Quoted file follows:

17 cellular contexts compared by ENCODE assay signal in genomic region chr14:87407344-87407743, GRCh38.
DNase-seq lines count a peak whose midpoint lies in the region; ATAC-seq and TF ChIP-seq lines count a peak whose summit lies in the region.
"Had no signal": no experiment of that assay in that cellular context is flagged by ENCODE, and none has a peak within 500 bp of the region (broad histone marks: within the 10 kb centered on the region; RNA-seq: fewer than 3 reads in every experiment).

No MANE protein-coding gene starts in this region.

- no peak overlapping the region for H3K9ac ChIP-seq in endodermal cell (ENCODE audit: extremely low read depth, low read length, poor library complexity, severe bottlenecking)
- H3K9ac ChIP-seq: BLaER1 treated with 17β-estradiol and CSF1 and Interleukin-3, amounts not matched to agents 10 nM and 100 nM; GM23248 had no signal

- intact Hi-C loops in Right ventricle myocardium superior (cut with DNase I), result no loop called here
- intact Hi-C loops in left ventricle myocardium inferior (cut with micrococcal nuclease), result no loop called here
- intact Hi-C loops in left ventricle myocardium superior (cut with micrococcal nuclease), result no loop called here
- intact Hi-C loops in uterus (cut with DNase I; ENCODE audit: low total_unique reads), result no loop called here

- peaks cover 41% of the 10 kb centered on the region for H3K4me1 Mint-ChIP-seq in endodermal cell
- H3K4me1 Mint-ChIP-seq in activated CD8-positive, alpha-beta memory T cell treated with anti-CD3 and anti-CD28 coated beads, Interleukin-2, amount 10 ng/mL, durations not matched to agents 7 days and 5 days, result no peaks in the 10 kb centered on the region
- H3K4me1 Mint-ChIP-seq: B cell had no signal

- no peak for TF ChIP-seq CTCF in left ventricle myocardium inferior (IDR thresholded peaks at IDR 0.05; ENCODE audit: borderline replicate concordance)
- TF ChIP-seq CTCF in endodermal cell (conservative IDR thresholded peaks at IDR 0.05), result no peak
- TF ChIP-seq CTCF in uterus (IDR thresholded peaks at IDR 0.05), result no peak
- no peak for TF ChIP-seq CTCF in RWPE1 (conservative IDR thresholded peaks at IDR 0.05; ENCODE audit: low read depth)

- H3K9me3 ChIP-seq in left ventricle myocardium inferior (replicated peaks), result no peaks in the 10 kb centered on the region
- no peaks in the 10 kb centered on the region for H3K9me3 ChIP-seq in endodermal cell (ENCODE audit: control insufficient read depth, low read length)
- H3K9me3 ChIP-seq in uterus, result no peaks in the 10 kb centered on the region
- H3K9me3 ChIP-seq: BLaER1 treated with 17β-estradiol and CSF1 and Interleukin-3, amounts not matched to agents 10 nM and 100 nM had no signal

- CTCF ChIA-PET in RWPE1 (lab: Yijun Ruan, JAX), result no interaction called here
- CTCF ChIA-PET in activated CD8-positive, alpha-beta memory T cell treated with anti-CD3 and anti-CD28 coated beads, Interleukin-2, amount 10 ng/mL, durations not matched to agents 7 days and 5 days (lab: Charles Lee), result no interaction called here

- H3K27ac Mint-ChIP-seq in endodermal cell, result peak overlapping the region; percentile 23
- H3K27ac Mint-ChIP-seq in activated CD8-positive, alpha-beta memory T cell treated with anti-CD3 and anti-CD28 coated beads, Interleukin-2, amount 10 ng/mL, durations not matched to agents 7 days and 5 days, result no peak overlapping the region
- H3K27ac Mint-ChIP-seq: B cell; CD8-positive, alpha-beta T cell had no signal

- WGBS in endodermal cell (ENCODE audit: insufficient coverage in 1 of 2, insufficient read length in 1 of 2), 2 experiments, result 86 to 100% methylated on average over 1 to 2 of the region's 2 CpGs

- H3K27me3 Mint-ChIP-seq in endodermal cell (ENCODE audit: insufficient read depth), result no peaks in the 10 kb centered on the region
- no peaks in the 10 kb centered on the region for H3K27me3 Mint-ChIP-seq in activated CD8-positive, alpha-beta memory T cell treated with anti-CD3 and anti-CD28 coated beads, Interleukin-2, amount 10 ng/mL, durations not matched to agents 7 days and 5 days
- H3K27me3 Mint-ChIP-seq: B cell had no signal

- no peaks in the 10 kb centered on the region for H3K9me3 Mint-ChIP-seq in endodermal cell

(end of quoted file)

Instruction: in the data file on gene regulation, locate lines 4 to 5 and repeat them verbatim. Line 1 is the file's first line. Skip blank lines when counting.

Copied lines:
No MANE protein-coding gene starts in this region.

- no peak overlapping the region for H3K9ac ChIP-seq in endodermal cell (ENCODE audit: extremely low read depth, low read length, poor library complexity, severe bottlenecking)